What Are Thrombocythemia and Thrombocytosis?
Thrombocythemia (THROM-bo-si-THE-me-ah) and
thrombocytosis (THROM-bo-si-TO-sis) are conditions in which your blood has a
high number of blood cell fragments called platelets (PLATE-lets).
Platelets are made in your bone marrow along with
other kinds of blood cells. They travel through your blood vessels and stick
together (clot) to stop any bleeding that could happen if a blood vessel is
damaged. Platelets also are called thrombocytes (THROM-bo-sites), because a
clot also is called a thrombus.
A normal platelet count ranges from 150,000 to
450,000 platelets per microliter of blood.
The term "thrombocythemia" is preferred when the
cause of the high platelet count isn't known. The condition is then called
primary or essential thrombocythemia.
This condition occurs when faulty cells in the bone
marrow make too many platelets. Bone marrow is the sponge-like tissue inside
the bones. It contains stem cells that develop into red blood cells, white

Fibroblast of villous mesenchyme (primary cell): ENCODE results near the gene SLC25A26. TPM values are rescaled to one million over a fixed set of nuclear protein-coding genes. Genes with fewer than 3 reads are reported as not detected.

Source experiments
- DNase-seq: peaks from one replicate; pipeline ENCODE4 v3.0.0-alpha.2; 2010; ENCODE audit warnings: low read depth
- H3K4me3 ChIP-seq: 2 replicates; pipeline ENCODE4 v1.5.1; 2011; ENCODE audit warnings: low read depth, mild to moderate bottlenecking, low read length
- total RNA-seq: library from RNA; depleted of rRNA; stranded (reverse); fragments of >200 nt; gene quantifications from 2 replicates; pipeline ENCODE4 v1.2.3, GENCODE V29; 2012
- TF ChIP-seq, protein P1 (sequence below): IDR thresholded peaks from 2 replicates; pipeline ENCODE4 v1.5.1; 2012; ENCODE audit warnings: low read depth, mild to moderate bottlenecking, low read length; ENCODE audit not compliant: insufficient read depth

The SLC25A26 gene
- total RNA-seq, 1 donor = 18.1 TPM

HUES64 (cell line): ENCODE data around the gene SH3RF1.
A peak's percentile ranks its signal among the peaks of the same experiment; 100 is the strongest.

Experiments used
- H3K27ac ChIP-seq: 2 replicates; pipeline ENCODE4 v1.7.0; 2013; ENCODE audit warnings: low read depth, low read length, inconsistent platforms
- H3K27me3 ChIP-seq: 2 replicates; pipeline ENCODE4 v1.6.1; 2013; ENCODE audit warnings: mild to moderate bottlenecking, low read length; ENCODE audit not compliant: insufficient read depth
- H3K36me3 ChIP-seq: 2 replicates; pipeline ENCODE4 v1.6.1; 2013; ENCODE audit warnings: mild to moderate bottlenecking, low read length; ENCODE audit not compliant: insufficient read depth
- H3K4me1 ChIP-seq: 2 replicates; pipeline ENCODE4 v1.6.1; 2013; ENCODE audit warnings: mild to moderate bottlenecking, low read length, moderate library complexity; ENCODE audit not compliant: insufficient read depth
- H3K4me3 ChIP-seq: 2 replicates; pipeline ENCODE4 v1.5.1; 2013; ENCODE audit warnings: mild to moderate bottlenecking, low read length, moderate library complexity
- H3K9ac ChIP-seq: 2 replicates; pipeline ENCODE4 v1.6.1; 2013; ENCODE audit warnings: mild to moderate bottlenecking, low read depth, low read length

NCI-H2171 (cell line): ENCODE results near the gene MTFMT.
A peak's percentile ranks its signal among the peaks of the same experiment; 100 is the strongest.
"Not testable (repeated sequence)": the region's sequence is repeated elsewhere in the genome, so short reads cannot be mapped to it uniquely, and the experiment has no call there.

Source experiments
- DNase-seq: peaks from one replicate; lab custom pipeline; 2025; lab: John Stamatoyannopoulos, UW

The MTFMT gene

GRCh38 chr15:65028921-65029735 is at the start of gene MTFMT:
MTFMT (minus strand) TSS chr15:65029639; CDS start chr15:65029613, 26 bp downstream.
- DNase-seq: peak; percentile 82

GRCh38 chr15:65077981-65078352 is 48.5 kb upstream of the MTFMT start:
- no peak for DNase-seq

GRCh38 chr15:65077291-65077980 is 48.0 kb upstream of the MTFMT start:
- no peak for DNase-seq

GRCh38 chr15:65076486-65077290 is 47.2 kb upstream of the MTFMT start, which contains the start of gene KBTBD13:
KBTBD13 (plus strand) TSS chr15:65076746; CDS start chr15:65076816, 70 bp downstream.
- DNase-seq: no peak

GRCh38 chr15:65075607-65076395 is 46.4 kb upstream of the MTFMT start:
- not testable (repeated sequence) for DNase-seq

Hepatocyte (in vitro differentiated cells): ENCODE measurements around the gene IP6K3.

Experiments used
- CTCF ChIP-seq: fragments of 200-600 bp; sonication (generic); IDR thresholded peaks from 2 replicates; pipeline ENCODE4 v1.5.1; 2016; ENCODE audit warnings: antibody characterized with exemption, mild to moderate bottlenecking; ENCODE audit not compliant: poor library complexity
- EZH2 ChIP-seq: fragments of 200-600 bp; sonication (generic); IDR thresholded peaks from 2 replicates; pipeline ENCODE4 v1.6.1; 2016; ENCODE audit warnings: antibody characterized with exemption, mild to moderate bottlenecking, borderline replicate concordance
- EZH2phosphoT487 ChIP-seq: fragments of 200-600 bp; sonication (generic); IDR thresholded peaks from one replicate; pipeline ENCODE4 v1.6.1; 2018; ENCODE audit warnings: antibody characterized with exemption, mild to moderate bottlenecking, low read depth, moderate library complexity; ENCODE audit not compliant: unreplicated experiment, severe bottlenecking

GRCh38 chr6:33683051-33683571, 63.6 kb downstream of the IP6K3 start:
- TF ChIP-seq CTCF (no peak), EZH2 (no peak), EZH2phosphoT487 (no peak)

blood cells, or platelets. What causes the bone marrow to make too many
platelets often isn't known.
With primary thrombocythemia, a high platelet count
may occur alone or with other blood cell disorders. The platelet count can be
as low as 500,000 platelets per microliter of blood or higher than 1 million
platelets per microliter of blood. This condition isn't common.
When another disease or condition causes a high
platelet count, the term "thrombocytosis" is preferred. This condition often is
called secondary or reactive thrombocytosis.
In this condition, the platelet count usually is
less than 1 million platelets per microliter of blood. Secondary thrombocytosis
is more common than primary thrombocythemia.
Most people who have a high platelet count don't
have signs or symptoms. Rarely, serious or life-threatening symptoms can
develop, such as blood clots and bleeding. These symptoms mostly occur in
people who have primary thrombocythemia.
People who have primary thrombocythemia but no signs
or symptoms don't need treatment, as long as the condition remains stable.
Other people who have this condition may need medicines or procedures to treat
it. Most people who have primary thrombocythemia will live a normal life
Treatment and outlook for secondary thrombocytosis
depend on its underlying cause.